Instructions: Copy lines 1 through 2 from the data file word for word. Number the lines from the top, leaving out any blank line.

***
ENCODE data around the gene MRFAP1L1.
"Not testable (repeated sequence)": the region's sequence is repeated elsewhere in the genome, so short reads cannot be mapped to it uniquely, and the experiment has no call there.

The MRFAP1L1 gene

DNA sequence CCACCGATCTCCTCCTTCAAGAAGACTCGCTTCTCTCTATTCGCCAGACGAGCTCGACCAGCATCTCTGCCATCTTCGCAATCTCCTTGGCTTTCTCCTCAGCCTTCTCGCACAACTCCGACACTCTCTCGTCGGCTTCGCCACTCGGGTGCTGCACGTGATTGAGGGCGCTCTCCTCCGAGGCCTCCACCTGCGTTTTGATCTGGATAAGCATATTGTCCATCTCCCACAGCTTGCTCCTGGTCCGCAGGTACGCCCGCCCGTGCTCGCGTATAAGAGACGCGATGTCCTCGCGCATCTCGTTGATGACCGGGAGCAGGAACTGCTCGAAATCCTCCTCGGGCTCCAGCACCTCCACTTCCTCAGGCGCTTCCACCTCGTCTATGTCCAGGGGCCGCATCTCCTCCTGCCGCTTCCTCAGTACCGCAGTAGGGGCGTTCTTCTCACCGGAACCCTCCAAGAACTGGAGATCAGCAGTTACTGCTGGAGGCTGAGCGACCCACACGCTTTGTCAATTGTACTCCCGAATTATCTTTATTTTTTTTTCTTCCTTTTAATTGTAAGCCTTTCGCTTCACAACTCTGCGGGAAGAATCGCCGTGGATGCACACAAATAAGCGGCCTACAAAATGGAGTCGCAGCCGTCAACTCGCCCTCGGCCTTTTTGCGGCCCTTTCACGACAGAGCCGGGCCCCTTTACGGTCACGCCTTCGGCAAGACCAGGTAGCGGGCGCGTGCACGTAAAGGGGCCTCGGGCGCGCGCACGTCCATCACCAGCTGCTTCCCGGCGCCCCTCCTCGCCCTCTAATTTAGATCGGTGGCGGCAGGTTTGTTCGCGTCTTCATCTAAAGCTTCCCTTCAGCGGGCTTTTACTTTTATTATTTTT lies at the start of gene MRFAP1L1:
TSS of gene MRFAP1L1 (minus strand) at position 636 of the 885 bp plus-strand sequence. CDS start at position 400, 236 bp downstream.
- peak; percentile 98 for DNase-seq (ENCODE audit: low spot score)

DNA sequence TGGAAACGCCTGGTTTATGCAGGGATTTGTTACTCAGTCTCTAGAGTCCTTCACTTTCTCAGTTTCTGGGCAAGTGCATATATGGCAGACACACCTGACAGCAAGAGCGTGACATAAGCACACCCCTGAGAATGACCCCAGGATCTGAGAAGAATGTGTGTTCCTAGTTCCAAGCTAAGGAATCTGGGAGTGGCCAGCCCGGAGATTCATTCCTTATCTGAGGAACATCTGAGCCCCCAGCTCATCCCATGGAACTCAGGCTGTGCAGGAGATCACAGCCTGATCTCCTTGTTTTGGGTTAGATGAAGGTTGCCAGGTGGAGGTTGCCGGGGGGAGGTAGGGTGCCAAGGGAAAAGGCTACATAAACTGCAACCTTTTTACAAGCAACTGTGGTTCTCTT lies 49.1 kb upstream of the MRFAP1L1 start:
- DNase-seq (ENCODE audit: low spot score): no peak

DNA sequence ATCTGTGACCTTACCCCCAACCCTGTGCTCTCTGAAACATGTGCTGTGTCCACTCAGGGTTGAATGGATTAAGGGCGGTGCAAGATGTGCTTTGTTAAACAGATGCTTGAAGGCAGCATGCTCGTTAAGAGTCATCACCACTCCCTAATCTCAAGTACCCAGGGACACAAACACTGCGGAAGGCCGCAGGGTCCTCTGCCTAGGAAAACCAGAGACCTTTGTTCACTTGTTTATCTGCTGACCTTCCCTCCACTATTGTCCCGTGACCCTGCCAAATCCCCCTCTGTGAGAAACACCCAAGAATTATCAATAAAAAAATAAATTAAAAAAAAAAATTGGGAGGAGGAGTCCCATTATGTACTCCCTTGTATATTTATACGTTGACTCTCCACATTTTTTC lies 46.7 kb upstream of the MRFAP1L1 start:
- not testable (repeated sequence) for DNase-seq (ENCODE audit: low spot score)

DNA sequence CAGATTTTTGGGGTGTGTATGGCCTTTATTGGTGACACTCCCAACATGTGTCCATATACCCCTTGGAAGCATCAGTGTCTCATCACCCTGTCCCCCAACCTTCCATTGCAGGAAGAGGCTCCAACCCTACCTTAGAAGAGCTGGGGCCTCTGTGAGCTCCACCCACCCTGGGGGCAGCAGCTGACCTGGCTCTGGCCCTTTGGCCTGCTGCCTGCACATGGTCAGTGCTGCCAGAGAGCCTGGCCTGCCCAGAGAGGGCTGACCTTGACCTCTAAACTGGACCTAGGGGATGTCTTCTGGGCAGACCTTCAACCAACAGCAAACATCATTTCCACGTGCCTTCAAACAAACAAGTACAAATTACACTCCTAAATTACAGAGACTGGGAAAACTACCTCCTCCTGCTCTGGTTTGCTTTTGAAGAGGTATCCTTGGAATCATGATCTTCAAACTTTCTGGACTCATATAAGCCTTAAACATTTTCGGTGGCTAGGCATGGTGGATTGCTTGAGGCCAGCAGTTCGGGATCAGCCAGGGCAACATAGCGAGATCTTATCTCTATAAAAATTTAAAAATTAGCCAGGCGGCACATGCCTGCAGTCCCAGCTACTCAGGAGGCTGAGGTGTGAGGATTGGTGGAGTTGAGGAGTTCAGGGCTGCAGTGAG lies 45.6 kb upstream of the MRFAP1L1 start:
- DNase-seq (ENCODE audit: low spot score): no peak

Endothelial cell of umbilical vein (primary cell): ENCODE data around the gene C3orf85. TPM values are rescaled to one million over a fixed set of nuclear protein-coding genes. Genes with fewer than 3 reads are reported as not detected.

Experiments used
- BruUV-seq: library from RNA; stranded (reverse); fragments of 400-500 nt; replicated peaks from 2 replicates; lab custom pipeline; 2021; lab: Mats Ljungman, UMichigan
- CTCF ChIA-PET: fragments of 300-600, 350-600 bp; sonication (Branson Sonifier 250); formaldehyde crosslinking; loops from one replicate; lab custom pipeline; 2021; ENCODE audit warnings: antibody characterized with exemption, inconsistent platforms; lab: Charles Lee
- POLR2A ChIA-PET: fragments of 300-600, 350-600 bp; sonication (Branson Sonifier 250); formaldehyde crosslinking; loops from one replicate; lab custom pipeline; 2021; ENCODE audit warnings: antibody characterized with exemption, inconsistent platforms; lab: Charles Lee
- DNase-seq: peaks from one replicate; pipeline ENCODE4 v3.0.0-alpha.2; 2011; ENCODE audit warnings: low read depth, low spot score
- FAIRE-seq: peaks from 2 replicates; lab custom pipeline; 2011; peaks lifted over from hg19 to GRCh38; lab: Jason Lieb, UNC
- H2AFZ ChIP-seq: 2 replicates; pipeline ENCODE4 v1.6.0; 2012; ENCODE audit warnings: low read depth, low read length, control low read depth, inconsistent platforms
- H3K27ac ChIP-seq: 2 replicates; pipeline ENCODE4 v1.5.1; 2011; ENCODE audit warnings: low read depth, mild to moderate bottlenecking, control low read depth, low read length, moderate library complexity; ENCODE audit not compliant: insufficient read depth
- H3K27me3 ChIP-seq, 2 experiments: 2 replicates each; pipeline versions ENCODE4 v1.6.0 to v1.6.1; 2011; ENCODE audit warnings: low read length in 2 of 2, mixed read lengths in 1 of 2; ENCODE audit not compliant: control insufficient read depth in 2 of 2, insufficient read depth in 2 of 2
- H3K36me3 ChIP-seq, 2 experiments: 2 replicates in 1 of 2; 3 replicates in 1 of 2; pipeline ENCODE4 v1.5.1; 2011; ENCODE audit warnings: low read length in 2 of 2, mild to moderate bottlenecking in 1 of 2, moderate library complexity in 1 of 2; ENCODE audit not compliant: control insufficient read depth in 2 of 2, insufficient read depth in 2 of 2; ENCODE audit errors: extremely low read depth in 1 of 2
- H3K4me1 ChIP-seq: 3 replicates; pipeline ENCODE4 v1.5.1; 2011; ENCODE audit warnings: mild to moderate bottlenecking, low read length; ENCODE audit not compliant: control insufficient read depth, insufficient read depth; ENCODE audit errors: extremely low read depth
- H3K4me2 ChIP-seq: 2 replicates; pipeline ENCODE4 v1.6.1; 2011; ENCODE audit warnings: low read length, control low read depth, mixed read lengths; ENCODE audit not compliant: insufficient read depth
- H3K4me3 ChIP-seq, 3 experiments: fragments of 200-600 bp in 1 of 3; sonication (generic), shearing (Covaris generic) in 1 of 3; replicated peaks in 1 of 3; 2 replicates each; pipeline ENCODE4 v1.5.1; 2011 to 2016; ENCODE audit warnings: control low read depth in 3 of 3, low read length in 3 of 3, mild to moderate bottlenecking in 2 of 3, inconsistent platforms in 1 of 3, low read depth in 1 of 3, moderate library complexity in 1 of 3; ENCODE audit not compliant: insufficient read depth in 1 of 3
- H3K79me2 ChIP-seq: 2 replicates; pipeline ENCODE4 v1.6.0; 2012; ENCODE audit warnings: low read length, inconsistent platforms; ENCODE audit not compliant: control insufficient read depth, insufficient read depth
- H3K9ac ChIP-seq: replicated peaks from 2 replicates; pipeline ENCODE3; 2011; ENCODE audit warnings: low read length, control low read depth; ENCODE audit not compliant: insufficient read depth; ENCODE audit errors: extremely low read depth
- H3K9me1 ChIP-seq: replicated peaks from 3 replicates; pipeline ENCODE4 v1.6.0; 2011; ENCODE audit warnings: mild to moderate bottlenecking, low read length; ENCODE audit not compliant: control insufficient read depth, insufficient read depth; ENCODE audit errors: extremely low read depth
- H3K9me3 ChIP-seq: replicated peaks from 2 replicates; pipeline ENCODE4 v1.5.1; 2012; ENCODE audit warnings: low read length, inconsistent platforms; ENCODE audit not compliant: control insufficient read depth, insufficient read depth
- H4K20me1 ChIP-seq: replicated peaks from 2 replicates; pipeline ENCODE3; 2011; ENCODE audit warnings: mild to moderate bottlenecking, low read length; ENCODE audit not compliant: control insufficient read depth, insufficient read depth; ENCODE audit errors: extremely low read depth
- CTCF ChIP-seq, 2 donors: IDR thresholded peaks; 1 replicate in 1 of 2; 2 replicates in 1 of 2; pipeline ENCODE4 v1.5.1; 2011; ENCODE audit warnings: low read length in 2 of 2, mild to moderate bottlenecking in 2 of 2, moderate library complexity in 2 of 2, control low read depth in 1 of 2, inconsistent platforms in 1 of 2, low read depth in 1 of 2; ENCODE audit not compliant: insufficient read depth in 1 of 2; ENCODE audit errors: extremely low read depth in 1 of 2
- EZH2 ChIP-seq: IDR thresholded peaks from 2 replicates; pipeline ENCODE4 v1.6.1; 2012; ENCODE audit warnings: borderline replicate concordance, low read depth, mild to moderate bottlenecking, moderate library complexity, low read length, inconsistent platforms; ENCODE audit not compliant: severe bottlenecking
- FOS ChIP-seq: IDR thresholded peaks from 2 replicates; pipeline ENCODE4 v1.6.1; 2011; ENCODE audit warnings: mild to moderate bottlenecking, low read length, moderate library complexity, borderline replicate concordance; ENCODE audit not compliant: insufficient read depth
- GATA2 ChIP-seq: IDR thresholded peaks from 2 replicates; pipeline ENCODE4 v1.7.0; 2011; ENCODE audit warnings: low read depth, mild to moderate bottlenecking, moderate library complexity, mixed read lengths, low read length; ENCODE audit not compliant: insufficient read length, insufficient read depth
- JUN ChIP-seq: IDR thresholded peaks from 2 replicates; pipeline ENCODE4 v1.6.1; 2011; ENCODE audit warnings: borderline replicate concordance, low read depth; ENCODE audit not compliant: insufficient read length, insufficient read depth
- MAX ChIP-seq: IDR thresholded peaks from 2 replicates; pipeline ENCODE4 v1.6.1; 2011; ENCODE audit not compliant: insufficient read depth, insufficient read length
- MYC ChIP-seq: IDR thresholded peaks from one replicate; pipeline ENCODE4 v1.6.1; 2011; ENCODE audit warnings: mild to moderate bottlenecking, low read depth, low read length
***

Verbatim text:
ENCODE data around the gene MRFAP1L1.
"Not testable (repeated sequence)": the region's sequence is repeated elsewhere in the genome, so short reads cannot be mapped to it uniquely, and the experiment has no call there.